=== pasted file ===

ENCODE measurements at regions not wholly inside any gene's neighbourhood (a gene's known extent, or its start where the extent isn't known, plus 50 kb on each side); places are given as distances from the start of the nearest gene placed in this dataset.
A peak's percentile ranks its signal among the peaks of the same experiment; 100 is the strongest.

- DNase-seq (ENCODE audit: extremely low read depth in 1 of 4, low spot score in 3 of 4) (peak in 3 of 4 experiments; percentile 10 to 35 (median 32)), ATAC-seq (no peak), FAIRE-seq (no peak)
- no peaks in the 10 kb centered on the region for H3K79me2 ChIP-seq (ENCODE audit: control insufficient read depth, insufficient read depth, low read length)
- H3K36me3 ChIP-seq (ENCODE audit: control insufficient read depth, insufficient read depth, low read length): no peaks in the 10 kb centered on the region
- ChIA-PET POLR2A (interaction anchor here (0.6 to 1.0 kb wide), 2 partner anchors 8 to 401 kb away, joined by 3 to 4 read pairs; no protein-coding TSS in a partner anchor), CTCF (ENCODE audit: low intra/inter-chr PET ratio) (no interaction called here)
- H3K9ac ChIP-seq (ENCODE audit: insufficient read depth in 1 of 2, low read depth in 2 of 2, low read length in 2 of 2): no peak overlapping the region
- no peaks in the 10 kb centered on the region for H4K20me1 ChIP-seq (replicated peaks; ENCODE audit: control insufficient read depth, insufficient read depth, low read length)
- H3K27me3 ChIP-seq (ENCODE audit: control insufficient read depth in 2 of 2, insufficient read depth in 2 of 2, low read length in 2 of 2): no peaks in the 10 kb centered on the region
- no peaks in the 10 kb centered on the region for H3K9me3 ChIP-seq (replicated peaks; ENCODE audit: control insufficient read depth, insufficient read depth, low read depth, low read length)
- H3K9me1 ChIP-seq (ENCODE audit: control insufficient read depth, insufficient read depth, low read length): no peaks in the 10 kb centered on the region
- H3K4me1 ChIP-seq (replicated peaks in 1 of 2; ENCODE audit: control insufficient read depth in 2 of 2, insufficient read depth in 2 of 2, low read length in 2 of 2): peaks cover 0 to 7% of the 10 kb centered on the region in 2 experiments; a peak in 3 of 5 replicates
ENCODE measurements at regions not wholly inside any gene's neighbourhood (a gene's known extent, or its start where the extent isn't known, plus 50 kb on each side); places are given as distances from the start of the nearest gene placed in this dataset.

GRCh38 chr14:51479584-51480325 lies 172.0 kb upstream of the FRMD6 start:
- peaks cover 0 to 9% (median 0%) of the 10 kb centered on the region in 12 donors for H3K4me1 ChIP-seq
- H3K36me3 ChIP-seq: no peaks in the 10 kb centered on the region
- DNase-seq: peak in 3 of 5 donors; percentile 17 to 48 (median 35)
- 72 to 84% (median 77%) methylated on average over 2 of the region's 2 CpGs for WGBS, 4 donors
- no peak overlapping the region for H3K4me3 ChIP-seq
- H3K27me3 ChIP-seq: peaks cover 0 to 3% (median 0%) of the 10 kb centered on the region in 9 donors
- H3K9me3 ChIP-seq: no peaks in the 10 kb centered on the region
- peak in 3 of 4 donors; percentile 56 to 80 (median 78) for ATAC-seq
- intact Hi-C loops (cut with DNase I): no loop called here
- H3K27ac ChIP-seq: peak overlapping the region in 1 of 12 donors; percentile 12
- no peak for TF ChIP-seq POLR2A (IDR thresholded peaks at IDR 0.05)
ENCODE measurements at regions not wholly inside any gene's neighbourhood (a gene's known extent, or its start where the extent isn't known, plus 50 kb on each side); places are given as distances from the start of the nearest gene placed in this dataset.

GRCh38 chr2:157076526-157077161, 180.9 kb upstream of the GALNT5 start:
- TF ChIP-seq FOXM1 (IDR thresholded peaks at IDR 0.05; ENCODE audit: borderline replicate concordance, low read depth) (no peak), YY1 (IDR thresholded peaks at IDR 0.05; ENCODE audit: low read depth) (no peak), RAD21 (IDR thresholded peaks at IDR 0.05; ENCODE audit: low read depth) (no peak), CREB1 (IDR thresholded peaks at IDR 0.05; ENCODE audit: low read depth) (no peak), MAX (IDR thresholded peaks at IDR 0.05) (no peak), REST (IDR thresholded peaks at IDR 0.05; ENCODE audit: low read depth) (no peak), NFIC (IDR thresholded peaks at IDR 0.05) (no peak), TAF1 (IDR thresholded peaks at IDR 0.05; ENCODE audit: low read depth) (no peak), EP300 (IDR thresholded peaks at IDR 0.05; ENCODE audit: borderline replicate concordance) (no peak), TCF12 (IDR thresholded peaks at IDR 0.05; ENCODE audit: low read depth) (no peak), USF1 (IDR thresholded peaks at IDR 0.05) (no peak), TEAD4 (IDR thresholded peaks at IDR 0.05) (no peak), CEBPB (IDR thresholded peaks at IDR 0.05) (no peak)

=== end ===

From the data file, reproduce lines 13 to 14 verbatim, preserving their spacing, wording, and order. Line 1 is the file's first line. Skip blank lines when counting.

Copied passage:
ENCODE measurements at regions not wholly inside any gene's neighbourhood (a gene's known extent, or its start where the extent isn't known, plus 50 kb on each side); places are given as distances from the start of the nearest gene placed in this dataset.

GRCh38 chr14:51479584-51480325 lies 172.0 kb upstream of the FRMD6 start: